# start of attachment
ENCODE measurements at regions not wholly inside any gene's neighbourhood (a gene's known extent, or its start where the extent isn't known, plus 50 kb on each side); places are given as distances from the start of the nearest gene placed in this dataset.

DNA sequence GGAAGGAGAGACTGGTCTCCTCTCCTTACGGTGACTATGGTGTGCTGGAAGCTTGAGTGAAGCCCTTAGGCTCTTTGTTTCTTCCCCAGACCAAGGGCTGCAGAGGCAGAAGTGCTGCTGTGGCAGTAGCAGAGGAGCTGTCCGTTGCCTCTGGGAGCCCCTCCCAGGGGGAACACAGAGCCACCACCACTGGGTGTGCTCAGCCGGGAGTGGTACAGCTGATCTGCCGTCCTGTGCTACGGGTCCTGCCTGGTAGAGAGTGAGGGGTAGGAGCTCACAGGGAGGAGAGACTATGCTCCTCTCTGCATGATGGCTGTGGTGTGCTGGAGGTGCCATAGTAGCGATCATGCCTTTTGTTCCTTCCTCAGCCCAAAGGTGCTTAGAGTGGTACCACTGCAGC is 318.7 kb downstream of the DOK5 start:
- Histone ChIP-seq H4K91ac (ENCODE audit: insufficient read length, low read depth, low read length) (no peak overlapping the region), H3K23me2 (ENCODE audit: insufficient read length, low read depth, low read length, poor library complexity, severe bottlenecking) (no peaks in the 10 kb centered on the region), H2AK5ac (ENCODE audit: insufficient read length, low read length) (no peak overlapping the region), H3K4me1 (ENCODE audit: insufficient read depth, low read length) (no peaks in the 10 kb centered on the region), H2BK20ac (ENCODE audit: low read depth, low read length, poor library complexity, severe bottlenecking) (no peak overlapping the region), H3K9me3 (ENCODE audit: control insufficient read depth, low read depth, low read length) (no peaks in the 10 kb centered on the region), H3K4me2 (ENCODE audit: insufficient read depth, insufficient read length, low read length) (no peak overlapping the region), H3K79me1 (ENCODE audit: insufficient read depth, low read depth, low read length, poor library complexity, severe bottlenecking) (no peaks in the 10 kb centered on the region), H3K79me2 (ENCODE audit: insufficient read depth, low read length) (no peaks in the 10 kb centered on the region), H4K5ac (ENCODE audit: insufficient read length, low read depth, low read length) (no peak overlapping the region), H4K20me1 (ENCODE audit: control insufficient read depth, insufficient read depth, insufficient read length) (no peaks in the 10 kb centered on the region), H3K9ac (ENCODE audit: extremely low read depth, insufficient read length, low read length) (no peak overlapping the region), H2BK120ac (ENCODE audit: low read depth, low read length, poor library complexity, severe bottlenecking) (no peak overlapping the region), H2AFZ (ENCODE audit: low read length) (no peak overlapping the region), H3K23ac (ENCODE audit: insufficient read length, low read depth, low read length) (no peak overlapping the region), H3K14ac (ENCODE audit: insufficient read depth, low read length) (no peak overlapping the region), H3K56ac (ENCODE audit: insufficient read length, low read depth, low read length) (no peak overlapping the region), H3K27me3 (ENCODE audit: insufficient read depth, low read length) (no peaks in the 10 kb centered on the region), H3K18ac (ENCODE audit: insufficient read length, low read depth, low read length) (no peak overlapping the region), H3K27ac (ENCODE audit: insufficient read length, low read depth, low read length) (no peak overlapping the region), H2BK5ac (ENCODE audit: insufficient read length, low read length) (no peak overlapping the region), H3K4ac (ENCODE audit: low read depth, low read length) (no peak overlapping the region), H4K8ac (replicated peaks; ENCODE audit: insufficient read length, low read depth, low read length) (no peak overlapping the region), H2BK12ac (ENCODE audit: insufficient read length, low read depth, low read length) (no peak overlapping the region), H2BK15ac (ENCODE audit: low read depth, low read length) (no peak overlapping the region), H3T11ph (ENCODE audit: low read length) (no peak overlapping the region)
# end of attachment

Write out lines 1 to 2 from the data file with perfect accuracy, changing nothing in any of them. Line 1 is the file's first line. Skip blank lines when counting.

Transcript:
ENCODE measurements at regions not wholly inside any gene's neighbourhood (a gene's known extent, or its start where the extent isn't known, plus 50 kb on each side); places are given as distances from the start of the nearest gene placed in this dataset.

DNA sequence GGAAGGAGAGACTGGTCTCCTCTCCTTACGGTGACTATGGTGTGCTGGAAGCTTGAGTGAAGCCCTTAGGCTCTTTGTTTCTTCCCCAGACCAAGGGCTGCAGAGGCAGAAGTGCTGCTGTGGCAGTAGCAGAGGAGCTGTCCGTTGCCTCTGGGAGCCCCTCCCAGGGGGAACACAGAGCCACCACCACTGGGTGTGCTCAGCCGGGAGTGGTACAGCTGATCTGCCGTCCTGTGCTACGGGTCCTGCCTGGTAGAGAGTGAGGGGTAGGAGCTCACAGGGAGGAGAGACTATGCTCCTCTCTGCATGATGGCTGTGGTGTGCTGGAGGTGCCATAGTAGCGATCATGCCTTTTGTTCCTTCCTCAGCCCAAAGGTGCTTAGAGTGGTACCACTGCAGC is 318.7 kb downstream of the DOK5 start: